The Bag

Band members                             Related acts

  line up 1: (1968-69)

- Joe Di Marzo -- vocals
- Al Esposito -- drums, percussion
- Danny Mahony --  keyboards
- Jay Savino -- lead guitar 




- The Esquires (Danny Mahony and Jay Saving)

- The New Hobbits

- Billy Vera and the Constants (Al Esposito)





Genre: pop 

Rating: *** (3 stars)

Title:  The Bag

Company: Decca

Catalog: DL 75057

Year: 1968

Country/State: New York, USA

Grade (cover/record): VG+/VG+

Comments: --

Available: SOLD

Catalog ID: SOLD 4100

Price: SOLD $35.00

Cost: $1.00


I've always wondered about this little known quartet. A number of reviewers have categorized the band's sound as psychedelic, but to my ears they sounded more like Young Rascal clones.


Keyboardist Danny Mahony and guitarist Jay Savino had been members of The Westchester-based The Esquires.   First rate players, they initially attracted attention backing nationally known touring acts including Chuck Berry, Martha & the Vandellas and Mary Wells.  With singer Joe Di Marzo and drummer Al Esposito in the line-up and now know as The Bag, the mid-'60s found the band relocating to New York where they attracted the attention of Laurie Records.  Laurie put them on the payroll as a studio demo band.  Using their off-hours time the band began recording their own material, in the process capturing the attention of the enigmatic singer/writer Jimmy Curtiss.  Curtiss helped the quartet score a contract with Decca Records.  Produced by Curtiss, 1968's "Real" showcased a mixture of originals with Di Marzo, Mahony and Savino all contributing material.  The set was rounded out by covers of Jerry Vance's 'I Want You By My Side' and Steve Kanyon's 'I'm Sitting By the Wayside of My Life.'   I owned the album for years and as hard as I tried, I couldn't get over describing it as an enjoyable set of blue-eyed soul. Propelled by Di Marzo's crusty voice, which occasionally bore an uncanny resemblance to Felix Cavaliere, tracks like 'I Want You By My Side' and 'I'm Sitting By the Wayside of My Life' were melodic and highly commercial.  Okay, back to the psych label for a moment: admittedly 'Red, Purple and Blue' had a nifty freak-out fade, while 'It's All Over' benefited from some tasty Savino lead fuzz guitar.  Listening to the collection for the first time in a decade I found myself far more impressed.  Yes, The Rascals comparison was still there, but the songs were consistently good and when they strayed from their blue-eyed soul tendencies, the results were usually quite entertaining.  As an example, co-written with producer Curtiss, 'Nickels 'n Dimes' was a killer garage rocker. 'Got Away' recalled Otis Redding and Steve Cropper discovering the magic of fuzz guitar.   Notoriously prickly, Curtiss repeatedly clashed with Decca management which didn't do The Bag much good.  In spite of having several singles released, the LP proved a commercial non-entity, vanishing into cut-out bins.  Within a matter of months The Bag was history, though that was not the end of their story.  See the New Hobbits for chapter 2.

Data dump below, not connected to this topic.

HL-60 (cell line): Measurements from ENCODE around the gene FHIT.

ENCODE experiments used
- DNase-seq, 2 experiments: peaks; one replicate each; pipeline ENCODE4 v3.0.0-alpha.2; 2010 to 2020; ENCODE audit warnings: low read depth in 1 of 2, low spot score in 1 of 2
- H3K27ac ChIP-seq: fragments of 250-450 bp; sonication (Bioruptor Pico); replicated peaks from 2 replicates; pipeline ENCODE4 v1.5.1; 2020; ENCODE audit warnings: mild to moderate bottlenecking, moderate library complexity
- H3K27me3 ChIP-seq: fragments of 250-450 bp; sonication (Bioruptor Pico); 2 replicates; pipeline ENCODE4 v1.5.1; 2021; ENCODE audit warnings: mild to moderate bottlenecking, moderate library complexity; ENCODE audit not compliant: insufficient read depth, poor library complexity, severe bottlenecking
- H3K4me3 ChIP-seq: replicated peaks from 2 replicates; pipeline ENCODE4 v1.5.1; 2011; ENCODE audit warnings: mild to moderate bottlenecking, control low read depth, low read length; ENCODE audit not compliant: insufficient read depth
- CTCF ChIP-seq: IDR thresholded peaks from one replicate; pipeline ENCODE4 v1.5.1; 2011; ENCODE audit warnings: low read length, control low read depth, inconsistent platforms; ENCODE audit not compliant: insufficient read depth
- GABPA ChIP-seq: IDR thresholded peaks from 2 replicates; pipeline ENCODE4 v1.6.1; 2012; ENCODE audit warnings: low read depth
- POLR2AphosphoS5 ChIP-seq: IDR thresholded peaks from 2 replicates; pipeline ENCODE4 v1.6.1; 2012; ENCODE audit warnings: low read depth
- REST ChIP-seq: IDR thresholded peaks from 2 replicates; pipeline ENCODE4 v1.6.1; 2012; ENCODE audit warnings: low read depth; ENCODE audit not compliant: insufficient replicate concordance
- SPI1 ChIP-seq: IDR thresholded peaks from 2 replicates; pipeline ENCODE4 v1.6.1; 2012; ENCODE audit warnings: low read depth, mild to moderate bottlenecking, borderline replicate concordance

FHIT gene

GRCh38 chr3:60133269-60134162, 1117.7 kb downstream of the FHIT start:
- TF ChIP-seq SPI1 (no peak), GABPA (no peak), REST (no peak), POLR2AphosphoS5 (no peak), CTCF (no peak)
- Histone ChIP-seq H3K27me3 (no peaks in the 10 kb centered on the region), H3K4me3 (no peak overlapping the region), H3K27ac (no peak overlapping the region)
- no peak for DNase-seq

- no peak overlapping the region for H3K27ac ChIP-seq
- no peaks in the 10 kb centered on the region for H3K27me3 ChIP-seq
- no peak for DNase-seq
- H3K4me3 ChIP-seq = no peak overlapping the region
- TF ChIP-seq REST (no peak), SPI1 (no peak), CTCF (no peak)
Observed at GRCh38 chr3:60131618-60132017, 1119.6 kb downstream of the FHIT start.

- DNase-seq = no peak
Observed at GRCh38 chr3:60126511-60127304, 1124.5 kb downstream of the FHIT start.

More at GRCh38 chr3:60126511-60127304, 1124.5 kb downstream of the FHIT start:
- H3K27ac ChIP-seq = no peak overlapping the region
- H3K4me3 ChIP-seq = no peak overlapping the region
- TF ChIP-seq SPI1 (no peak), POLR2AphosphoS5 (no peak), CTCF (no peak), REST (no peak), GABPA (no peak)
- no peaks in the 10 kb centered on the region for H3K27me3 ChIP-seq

"Real" track listing:
(side 1)

1.) Up In the Morning (Joe Di Marzo - Jay Savino) - 2:46   ratings: *** stars

I've listened to 'Up In the Morning' dozens of times and I'll be darn if I know what the opening sound effects were - a snorting horse?  A production line?    Once you got over the weird introduction the rest of the song underscored the Felix Cavaliere and the Young Rascals comparisons.  Joe Di Marzo had a classic blue-eyed soul voice and if you didn't know anything about these guys, you'd probably have been surprised to discover they were a bunch of Italian-Americans.  The song was tapped as one of the album's three singles: